It is indicative that the Queensland colony’s authorities — ultimately responsible to Britain — were quite comfortable with providing asylum to their fellow white supremacists from the Northern Hemisphere.

When protesters pull down statues of Christopher Columbus in the US, or slave traders like Edward Colston in Britain, the reflexive cry of “just get over it” can be heard from the shrill conservative punditocracy.

This claim is intended to dampen any debate about our collective history and provide a rationale for continued historical amnesia regarding the black presence in white majority nations. Indeed, such a cry undermines an extensive examination of how our societies became white majority states in the first place.

Historical revisionism

In this context, it is instructive to note that the white nationalist view of history extends beyond national boundaries, and engages in historical revisionism of its own.

Dylann Roof, the white nationalist American who gunned down several African Americans in Charleston, South Carolina, in 2015, was wearing the flag of the long-dead white supremacist state of Rhodesia on his person, among other racist symbols. Rhodesia nostalgia has become a bedrock of white nationalist propaganda. As John Ismay, writing in The New York Times in 2018, explained: “Nostalgia for Rhodesia has since grown into a subtle and profitable form of racist messaging, with its own line of terminology, hashtags and merchandise, peddled to military-history fans and firearms enthusiasts by a stew of far-right provocateurs.”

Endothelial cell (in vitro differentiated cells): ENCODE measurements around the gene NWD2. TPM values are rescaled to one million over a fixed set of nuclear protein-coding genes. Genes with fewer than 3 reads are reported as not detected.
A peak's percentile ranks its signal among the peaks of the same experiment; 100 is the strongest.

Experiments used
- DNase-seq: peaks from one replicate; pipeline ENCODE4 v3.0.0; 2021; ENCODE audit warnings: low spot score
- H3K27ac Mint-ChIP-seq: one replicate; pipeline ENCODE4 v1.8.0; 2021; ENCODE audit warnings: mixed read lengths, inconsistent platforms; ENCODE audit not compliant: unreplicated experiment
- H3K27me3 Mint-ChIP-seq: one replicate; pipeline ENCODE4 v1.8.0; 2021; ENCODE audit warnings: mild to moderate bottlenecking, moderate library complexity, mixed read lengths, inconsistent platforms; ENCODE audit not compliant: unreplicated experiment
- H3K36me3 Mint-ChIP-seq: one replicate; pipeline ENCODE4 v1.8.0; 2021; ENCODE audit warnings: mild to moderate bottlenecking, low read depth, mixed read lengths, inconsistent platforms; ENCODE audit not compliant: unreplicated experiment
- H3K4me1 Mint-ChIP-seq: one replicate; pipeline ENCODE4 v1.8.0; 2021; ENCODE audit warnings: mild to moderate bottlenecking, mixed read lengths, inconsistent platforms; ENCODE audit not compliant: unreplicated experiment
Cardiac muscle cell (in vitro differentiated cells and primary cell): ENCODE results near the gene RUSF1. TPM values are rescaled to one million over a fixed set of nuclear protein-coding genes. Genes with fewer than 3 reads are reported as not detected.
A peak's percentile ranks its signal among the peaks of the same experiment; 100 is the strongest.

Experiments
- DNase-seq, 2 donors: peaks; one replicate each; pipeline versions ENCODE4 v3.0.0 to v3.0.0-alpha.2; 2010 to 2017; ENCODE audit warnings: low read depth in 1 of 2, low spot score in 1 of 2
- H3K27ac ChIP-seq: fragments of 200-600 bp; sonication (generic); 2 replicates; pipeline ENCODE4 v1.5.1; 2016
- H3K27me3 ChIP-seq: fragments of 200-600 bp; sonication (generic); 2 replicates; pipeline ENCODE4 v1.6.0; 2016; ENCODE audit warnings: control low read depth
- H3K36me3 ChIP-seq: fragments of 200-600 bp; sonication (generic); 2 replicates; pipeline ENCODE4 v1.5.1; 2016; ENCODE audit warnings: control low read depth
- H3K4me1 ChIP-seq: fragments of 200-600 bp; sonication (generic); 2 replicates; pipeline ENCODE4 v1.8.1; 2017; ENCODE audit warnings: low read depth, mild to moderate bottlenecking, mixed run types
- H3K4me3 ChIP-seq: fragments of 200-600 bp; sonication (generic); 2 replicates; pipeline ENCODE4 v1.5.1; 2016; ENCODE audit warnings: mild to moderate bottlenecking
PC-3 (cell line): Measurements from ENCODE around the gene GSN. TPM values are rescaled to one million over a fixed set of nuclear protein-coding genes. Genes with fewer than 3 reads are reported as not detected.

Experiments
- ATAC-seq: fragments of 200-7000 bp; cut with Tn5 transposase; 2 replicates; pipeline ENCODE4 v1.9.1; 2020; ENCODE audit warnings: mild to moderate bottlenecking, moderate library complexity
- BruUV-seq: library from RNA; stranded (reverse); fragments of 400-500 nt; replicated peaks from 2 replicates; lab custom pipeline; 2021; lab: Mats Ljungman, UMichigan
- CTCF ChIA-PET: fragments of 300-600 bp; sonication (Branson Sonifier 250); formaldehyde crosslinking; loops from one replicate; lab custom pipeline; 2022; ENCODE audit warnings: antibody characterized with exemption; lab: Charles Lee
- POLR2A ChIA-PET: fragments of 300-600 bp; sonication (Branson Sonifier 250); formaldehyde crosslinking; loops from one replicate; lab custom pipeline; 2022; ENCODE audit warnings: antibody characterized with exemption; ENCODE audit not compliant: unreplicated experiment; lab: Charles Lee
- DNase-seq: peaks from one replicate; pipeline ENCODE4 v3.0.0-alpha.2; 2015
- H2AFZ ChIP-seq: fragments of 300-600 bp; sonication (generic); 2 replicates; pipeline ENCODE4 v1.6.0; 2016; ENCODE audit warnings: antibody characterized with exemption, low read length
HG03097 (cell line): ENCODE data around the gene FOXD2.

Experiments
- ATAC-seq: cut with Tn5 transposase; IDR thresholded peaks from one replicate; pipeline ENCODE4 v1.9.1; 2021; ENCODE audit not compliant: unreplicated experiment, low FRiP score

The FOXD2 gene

Reclaiming the long-gone white supremacist nationalism of Rhodesia has long and disturbing echoes. In fact, the decision by the-then Rhodesian government to declare independence was based precisely on a tribalist refusal to accede to majority rule in the former British colony. American (and Australian) white nationalism extended its cross-border solidarity to the historic whites-only statelet, to indicate a desire to configure their own societies on the same organising principle as that of Rhodesia.